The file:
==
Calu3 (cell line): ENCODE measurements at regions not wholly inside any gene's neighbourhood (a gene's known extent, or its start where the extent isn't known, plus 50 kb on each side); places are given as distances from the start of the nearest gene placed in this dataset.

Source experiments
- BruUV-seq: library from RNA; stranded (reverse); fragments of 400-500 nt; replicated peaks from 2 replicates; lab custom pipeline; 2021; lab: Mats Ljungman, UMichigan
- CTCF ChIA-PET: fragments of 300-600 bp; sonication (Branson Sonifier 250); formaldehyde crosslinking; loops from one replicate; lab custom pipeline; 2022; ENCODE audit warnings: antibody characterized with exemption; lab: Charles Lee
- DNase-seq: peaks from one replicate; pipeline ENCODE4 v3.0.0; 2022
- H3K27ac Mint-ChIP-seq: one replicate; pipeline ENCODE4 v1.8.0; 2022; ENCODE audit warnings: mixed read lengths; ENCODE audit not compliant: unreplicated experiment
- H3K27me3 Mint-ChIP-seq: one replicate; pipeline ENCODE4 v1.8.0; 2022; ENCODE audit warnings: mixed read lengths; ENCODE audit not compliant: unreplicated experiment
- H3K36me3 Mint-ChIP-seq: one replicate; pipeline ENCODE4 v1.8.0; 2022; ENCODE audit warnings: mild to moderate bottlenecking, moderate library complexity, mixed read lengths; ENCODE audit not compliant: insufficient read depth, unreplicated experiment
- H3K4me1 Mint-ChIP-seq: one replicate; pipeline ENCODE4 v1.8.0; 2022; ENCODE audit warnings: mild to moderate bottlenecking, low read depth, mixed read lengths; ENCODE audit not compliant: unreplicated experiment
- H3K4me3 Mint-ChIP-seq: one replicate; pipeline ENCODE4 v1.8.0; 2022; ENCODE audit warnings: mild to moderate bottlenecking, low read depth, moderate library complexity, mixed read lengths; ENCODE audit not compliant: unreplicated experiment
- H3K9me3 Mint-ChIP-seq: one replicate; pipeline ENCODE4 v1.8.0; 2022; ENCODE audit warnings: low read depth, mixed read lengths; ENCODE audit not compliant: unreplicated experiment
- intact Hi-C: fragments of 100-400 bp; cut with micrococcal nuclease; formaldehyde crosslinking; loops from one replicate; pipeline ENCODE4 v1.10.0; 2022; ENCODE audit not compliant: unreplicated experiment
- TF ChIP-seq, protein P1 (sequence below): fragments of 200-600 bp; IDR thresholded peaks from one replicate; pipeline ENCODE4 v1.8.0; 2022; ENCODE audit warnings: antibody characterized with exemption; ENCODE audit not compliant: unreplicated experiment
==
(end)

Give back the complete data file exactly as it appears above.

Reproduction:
Calu3 (cell line): ENCODE measurements at regions not wholly inside any gene's neighbourhood (a gene's known extent, or its start where the extent isn't known, plus 50 kb on each side); places are given as distances from the start of the nearest gene placed in this dataset.

Source experiments
- BruUV-seq: library from RNA; stranded (reverse); fragments of 400-500 nt; replicated peaks from 2 replicates; lab custom pipeline; 2021; lab: Mats Ljungman, UMichigan
- CTCF ChIA-PET: fragments of 300-600 bp; sonication (Branson Sonifier 250); formaldehyde crosslinking; loops from one replicate; lab custom pipeline; 2022; ENCODE audit warnings: antibody characterized with exemption; lab: Charles Lee
- DNase-seq: peaks from one replicate; pipeline ENCODE4 v3.0.0; 2022
- H3K27ac Mint-ChIP-seq: one replicate; pipeline ENCODE4 v1.8.0; 2022; ENCODE audit warnings: mixed read lengths; ENCODE audit not compliant: unreplicated experiment
- H3K27me3 Mint-ChIP-seq: one replicate; pipeline ENCODE4 v1.8.0; 2022; ENCODE audit warnings: mixed read lengths; ENCODE audit not compliant: unreplicated experiment
- H3K36me3 Mint-ChIP-seq: one replicate; pipeline ENCODE4 v1.8.0; 2022; ENCODE audit warnings: mild to moderate bottlenecking, moderate library complexity, mixed read lengths; ENCODE audit not compliant: insufficient read depth, unreplicated experiment
- H3K4me1 Mint-ChIP-seq: one replicate; pipeline ENCODE4 v1.8.0; 2022; ENCODE audit warnings: mild to moderate bottlenecking, low read depth, mixed read lengths; ENCODE audit not compliant: unreplicated experiment
- H3K4me3 Mint-ChIP-seq: one replicate; pipeline ENCODE4 v1.8.0; 2022; ENCODE audit warnings: mild to moderate bottlenecking, low read depth, moderate library complexity, mixed read lengths; ENCODE audit not compliant: unreplicated experiment
- H3K9me3 Mint-ChIP-seq: one replicate; pipeline ENCODE4 v1.8.0; 2022; ENCODE audit warnings: low read depth, mixed read lengths; ENCODE audit not compliant: unreplicated experiment
- intact Hi-C: fragments of 100-400 bp; cut with micrococcal nuclease; formaldehyde crosslinking; loops from one replicate; pipeline ENCODE4 v1.10.0; 2022; ENCODE audit not compliant: unreplicated experiment
- TF ChIP-seq, protein P1 (sequence below): fragments of 200-600 bp; IDR thresholded peaks from one replicate; pipeline ENCODE4 v1.8.0; 2022; ENCODE audit warnings: antibody characterized with exemption; ENCODE audit not compliant: unreplicated experiment